My entry on the “independent” vendor comparison hosted by Citrix’s German marketing firm has stimulated a fair amount of interest. A couple of German bloggers seemed to have similar takes on the apparent conflict of interest and hidden sponsorship of the comparison site. I’ve had lots of hits on the article since WebProNews ran it on their site.
Search engine optimization (SEO) ethics are often discussed, but rarely defined in any meaningful ways. Website owners often hear about the so-called “white hat” and “black hat” SEO professionals. A few webmasters are even aware of some undefined “grey hat” SEO techniques, and their practitioners as well.
Will you join with me and other PR bloggers in a grassroots blogging campaign to help raise the perception of the public relations industry …
Recent corporate financial scandals have highlighted the importance of business ethics and legal compliance. Yet a recent National Association of Corporate Directors (NACD) survey of 280 corporate CEOs and directors found that “only one of three directors felt that they were highly effective in ensuring legal compliance”.
Workplace Ethics is a subject that we have all heard of. In fact, the subject of Ethics in general is something that most people are familiar with. And, what is commonly understood about ethics is there are ethics and then there are workplace ethics. What most people don’t realize, however, is that there is no such thing as workplace ethics; ethics are the same, (or, should be) whether in the workplace or in personal life.
I recently got a “thank-you” call from a man who read my new e-book Buying Facilitation. “Boy,” he said, “this method sure helps me close more deals and make more money. Thanks!”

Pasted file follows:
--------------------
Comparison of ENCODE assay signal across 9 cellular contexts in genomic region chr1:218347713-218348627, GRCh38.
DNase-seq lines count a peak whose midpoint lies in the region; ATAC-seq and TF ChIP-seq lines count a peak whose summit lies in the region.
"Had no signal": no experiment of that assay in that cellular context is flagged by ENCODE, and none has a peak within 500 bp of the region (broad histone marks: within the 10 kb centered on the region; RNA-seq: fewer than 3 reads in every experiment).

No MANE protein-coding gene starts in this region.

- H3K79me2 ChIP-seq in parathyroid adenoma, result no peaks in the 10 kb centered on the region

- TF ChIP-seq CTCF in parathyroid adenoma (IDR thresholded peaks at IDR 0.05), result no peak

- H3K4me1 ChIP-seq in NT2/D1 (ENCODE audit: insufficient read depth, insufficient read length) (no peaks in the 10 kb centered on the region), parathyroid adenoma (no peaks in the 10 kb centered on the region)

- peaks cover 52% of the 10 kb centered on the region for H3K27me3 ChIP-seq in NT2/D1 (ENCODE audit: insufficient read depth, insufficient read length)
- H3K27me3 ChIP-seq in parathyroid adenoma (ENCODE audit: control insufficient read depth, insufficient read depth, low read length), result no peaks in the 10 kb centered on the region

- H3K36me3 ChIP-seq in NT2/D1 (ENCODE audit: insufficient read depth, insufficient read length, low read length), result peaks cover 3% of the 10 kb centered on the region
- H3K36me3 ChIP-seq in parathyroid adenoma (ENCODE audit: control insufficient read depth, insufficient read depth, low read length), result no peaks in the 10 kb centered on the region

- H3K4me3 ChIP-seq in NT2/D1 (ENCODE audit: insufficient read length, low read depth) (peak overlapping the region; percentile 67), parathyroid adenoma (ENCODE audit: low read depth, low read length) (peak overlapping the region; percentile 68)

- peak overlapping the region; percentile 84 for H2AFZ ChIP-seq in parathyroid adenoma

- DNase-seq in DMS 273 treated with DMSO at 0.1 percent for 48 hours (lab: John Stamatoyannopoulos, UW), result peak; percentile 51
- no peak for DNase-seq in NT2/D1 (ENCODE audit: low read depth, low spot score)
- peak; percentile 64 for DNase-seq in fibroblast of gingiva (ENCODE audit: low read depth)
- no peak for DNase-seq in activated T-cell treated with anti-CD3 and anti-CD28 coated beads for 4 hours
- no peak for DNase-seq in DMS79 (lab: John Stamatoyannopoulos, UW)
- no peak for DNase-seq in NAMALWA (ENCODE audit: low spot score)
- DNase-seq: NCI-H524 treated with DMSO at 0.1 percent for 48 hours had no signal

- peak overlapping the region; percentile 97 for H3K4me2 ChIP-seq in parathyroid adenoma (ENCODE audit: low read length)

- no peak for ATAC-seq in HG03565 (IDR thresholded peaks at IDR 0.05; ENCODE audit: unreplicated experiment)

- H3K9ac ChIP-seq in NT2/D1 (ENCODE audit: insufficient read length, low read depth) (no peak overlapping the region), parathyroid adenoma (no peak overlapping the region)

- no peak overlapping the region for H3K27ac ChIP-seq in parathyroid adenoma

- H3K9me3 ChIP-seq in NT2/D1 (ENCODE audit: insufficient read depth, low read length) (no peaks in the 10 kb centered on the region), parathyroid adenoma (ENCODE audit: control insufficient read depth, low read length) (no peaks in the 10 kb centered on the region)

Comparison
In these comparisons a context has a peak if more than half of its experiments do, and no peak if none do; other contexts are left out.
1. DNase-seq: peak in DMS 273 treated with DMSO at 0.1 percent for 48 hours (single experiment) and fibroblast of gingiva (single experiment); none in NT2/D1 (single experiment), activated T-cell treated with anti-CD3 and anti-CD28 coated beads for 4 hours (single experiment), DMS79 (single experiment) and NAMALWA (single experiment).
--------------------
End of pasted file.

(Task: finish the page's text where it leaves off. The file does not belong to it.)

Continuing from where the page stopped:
My granddaughter is 5. Last time she smacked her little brother and I had words with her, she said, “I didn’t mean to hit him.” A preposterous statement since I’d seen her walk over, pick up a book and whack him with it. But then she’s only 5.
With all the recent headlines about company misconduct and ethics violations has come a significant, and long overdue, increase in the consideration of ethics among businesses. As a result of the recent bad press about lawsuits against companies’ “behaving badly”, there has been a rapid, almost frantic scramble among many large corporations to set themselves apart from the “wrong-doers” in the business world. Companies have quickly penned ethics codes, instituted ethics compliance monitoring programs, or have had high-level corporate officers visibly touting their company’s “new and improved” ethics focus in the hope of regaining consumer confidence in a devastated economy. And with good reason: consumers are increasingly wary of all business interactions, to the detriment of all, even the most upright of enterprises.
If you have had the chance to attend the matriculation ceremony while embarking upon any graduate program or upon graduation, you will recall that Hippocratic oath… Yes precisely that oath you took with your right hand raised, wearing that cool gown and hat. Shining faces. Pride in your voices. Your hearts beating wildly with great expectations, hope and determination…